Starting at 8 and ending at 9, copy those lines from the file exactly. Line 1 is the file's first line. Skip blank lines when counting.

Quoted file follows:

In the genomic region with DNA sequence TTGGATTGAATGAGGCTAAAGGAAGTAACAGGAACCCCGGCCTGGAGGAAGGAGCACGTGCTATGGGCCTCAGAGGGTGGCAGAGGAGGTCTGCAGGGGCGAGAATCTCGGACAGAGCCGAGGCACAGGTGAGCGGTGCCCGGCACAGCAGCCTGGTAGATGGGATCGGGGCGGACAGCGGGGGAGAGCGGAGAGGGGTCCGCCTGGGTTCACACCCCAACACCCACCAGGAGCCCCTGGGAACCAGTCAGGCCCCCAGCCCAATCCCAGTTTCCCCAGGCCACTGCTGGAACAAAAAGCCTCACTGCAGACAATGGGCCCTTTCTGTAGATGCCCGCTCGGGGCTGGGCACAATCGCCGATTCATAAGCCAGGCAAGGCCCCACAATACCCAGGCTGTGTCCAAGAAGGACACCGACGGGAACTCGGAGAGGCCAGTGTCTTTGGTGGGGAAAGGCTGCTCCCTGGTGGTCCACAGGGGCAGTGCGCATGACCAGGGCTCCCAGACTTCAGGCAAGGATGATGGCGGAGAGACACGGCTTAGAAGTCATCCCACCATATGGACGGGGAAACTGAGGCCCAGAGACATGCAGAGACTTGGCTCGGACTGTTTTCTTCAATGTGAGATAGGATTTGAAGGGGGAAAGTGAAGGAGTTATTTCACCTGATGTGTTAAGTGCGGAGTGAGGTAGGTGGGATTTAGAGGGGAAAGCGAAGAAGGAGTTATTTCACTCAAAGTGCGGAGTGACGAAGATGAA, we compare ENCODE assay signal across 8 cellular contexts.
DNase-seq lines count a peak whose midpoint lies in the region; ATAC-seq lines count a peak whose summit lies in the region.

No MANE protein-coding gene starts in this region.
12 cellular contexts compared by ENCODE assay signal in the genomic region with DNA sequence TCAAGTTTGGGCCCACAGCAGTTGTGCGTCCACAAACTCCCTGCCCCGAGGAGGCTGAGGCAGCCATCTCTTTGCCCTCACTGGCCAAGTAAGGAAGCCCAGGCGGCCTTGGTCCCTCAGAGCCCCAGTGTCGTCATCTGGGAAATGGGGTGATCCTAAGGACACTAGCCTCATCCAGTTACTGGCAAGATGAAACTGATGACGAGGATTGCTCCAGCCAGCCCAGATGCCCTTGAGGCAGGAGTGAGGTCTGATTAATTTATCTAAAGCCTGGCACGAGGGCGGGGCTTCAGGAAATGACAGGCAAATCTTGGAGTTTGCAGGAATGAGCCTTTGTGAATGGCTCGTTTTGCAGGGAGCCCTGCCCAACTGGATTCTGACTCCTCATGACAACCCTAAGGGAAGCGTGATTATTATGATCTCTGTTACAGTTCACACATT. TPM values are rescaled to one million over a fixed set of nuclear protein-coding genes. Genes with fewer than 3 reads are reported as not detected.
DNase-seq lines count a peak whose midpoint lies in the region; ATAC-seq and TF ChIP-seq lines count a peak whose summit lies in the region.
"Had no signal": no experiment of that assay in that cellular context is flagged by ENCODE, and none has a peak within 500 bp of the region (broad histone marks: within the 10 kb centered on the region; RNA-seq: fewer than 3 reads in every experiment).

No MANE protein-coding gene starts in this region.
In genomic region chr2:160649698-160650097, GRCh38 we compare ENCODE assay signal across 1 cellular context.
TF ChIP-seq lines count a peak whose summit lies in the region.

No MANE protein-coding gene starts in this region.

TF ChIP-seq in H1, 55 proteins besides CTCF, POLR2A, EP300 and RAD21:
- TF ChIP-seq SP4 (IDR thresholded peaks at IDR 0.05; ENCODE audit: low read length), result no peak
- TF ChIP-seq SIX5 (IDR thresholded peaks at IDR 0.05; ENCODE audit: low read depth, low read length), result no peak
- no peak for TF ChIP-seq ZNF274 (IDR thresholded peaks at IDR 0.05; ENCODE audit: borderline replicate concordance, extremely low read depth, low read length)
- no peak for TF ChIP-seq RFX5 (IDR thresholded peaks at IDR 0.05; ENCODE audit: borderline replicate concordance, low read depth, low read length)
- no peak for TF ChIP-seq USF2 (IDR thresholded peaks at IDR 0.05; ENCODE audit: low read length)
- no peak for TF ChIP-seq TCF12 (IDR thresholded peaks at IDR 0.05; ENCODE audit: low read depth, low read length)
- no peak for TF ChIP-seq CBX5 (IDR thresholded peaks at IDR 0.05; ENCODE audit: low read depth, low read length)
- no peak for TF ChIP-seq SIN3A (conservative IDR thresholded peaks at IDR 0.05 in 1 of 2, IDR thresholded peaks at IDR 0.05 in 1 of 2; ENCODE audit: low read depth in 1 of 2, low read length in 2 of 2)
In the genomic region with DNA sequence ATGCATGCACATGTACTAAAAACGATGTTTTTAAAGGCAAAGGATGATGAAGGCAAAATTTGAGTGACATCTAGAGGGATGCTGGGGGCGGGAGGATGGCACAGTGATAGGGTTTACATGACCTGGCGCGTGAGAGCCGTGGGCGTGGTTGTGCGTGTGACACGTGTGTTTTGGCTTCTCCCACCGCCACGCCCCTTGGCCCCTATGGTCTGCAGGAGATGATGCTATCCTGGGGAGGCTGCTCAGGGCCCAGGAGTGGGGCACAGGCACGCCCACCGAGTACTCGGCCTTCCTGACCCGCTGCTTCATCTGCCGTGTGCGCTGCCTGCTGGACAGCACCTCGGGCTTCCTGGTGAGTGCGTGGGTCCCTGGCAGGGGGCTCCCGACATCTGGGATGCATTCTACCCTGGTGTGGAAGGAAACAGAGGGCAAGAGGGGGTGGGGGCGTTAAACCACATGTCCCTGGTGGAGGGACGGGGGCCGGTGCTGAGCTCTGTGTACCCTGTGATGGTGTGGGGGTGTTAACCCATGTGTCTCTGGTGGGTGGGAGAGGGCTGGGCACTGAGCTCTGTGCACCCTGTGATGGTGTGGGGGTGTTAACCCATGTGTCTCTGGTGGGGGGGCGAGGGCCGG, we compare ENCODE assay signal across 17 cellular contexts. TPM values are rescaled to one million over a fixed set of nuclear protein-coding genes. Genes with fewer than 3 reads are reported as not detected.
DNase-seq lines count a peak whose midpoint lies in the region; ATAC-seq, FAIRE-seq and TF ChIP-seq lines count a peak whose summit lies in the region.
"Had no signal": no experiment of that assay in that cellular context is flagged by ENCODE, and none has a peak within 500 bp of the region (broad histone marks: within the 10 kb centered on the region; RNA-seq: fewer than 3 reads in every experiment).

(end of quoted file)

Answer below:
In genomic region chr2:160649698-160650097, GRCh38 we compare ENCODE assay signal across 1 cellular context.
TF ChIP-seq lines count a peak whose summit lies in the region.